23 Mar, 2013
Through a tube
PRESENTATION: When a powerful Neodymium magnet is dropped inside a copper tube a partial slowdown in its fall is perceptible due to the induced currents, which oppose the causes that produce them.
- More on Faraday’s and Lenz’s laws ‐ Qualitative demonstrations, Roberto Hessel, Phys. Teach. 49, 184 (2011)
- Lenz’s Law Magic Trick, Michael J. Ruiz, Phys. Teach. 44, 96 (2006)
- Action-reaction at a distance, Howard Brand, Phys. Teach. 40, 136 (2002)
INTRODUCTION: Faraday’s law is a basic law of electromagnetism that establishes that the voltage induced in a circuit is directly proportional to the speed at which the magnetic flow which goes through the circuit section changes.
Lenz’s Law postulates that an electromagnetic force (e.m.f.) induced always generates a current that provokes a variable magnetic field which opposes the change of the magnetic flow that induced it. The negative sign in Faraday’s Law is due to this law.
Foucault’s currents constitute an electric phenomenon which is produced when a conductor goes through a variable magnetic field, or vice versa. The relative movement induces currents inside the conductor. These Foucault’s currents behave like magnets which oppose the effect of the applied magnetic field.
OBJECTIVE: To observe what happens when a magnet is dropped through a conductor tube.
MATERIALS: copper tube (l=1m Ø=5cm), aluminum tube (l=1m Ø=5cm), Neodymium magnets, chronometer, non-magnetic weight (same mass as the magnets).
SETUP: A tube is held and the non-magnetic weight is dropped (approximately the same mass than the magnets). The same procedure is followed with the magnets and their speed is measured. These two steps are followed for both tubes, copper and aluminum; finally, both are compared dropping them at the same time.
EXPLANATION: When a magnet is dropped through a conductor tube, it makes the magnetic flow vary in such a way that it induces currents which generate fields opposed to those of their fall. If the magnet falls with the South Pole facing down and we see it for a fixed moment. The flow in the South Pole zone rises (more field lines come in from bottom to top), which creates a clockwise current which generates a magnetic field downwards. In the South Pole zone, the magnetic flow diminishes (many field lines go inside from bottom to top), and this is the reason why a counterclockwise current is induced, which creates a magnetic field from bottom to top.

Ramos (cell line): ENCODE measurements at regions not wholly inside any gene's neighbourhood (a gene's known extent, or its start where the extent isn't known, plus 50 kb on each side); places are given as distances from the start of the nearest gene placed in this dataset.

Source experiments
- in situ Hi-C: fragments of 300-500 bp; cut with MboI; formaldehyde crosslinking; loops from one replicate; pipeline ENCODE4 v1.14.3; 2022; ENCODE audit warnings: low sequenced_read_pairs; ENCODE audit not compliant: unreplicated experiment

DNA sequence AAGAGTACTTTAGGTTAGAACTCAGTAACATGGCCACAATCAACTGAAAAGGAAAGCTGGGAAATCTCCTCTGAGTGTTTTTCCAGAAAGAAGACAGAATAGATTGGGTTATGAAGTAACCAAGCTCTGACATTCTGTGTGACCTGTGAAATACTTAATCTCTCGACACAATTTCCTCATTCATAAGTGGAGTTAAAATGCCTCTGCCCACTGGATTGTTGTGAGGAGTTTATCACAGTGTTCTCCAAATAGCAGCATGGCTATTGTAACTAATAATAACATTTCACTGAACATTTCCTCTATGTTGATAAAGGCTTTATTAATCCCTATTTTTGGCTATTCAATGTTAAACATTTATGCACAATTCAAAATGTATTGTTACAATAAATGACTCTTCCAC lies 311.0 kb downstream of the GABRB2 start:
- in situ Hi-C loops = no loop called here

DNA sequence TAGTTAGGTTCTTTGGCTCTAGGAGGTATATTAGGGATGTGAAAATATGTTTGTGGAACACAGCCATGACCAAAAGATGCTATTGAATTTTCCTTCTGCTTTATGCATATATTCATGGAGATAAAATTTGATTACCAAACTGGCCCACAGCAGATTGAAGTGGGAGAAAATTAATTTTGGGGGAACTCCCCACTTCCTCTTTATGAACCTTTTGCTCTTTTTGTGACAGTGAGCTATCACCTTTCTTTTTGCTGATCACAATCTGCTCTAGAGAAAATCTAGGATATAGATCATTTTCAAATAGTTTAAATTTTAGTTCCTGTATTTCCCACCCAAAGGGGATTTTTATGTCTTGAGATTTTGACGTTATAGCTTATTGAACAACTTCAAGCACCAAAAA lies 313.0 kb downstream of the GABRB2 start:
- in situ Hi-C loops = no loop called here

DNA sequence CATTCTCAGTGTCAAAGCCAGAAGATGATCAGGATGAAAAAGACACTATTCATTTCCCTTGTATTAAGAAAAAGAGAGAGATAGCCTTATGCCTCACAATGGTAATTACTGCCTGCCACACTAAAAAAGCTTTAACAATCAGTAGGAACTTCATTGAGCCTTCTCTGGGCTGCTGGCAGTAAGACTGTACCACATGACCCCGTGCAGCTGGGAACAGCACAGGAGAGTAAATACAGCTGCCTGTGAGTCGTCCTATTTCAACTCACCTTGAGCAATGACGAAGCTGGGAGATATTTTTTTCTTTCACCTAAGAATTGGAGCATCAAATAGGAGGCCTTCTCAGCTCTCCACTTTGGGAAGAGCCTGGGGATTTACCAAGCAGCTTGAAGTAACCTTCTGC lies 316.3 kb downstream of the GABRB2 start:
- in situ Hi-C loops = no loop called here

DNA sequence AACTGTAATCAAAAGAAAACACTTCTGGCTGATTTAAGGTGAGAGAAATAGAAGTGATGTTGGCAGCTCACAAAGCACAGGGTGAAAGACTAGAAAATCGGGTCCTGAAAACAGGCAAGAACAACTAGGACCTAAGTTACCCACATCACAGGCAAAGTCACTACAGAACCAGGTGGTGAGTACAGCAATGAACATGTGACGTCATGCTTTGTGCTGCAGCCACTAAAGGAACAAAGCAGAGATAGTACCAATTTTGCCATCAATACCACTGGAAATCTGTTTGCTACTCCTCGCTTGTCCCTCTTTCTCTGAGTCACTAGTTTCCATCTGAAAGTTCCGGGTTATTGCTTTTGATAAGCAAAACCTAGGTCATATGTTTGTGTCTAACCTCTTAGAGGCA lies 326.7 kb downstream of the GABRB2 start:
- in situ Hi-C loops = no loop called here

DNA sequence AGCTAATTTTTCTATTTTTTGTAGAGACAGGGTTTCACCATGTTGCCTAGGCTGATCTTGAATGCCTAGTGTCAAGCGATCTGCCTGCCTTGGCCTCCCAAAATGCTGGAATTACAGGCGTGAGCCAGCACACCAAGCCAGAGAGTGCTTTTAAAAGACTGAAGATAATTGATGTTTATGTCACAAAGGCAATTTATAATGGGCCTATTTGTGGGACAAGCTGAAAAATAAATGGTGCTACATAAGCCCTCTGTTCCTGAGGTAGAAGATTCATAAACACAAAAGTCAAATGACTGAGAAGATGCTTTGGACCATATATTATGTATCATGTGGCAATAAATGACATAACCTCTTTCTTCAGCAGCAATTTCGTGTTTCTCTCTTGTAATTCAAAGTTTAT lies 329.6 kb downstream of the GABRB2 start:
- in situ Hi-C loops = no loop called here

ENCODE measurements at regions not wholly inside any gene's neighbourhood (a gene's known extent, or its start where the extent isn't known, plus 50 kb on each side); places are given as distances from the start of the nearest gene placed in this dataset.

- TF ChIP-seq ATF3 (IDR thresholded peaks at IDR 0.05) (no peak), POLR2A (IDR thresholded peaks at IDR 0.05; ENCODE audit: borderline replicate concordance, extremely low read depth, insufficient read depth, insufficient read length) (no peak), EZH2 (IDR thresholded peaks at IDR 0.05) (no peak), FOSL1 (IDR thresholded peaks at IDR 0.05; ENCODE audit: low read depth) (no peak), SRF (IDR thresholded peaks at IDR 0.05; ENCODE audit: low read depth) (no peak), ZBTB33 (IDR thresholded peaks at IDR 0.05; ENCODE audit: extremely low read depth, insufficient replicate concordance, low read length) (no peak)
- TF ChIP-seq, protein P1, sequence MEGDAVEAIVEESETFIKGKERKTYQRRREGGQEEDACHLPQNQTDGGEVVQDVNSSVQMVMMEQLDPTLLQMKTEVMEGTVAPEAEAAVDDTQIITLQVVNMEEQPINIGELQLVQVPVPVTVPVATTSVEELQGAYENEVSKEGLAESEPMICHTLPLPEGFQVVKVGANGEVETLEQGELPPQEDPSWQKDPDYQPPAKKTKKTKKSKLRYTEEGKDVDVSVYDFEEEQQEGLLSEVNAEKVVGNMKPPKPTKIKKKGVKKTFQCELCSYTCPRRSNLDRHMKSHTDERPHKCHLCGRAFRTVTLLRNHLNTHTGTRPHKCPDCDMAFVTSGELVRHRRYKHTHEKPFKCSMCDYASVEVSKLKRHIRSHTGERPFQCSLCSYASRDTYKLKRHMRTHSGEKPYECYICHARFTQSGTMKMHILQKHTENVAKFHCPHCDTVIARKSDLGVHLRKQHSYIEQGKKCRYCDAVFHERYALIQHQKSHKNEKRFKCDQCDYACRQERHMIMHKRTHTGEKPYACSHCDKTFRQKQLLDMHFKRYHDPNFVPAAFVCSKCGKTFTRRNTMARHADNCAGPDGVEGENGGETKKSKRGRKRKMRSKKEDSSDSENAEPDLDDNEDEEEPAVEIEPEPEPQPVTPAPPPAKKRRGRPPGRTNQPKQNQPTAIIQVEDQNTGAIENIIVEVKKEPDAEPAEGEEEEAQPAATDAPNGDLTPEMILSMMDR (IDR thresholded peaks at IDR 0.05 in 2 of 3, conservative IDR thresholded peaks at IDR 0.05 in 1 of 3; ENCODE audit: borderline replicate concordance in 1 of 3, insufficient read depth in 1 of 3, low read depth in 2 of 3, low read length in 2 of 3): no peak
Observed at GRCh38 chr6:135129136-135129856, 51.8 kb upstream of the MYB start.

If the position of the magnet were the opposite, a counterclockwise current in the North Pole part would appear, and a clockwise one in the South Pole.
In both cases, the current which is placed under the magnet repels the magnet, while the one placed above attracts it. So, a magnetic field appears which compensates for the weight. The terminal velocity depends of the resistivity, diameter and thickness of the walls of the conductor tube and of the weight and power of the magnet. That’s why, under the same conditions, for copper and aluminum tubes, the velocity is 1.6 times higher in the aluminum (copper has less resistivity).
CONCEPTS: Faraday’s law, Lenz’s law, Foucault’s currents.
- WIKIPEDIA 1
- WIKIPEDIA 2
- WIKIPEDIA 3
- INTERACTIVE COURSE
- YOUTUBE /ORIGINAL
- YOUTUBE 1
- YOUTUBE 2
- YOUTUBE 3
- OTHER 1
- OTHER 2
- OTHER 3
- EXTRAS 1
- EXTRAS 2
- R. Serway, Física, Mac Graw Hill, 2010.
- P. Tipler, Física para la Ciencia y la tecnología, Reverté, 2012.
- R. Ehrlich, Turning the World Inside Out and 174 Other Simple Physics Demonstrations, Princeton University Press, 1997.
STUDENTS 2011-2012: Enrique Braña, Adrián Regueira, Guillermo Rial, Aday Rivera
LINK pdf STUDENTS (in Galician):
STUDENTS 2012-2013: Daniel Díaz, Agustín Moreira, Fabián Valera, Carlos Vázquez
LINK pdf STUDENTS (in Spanish):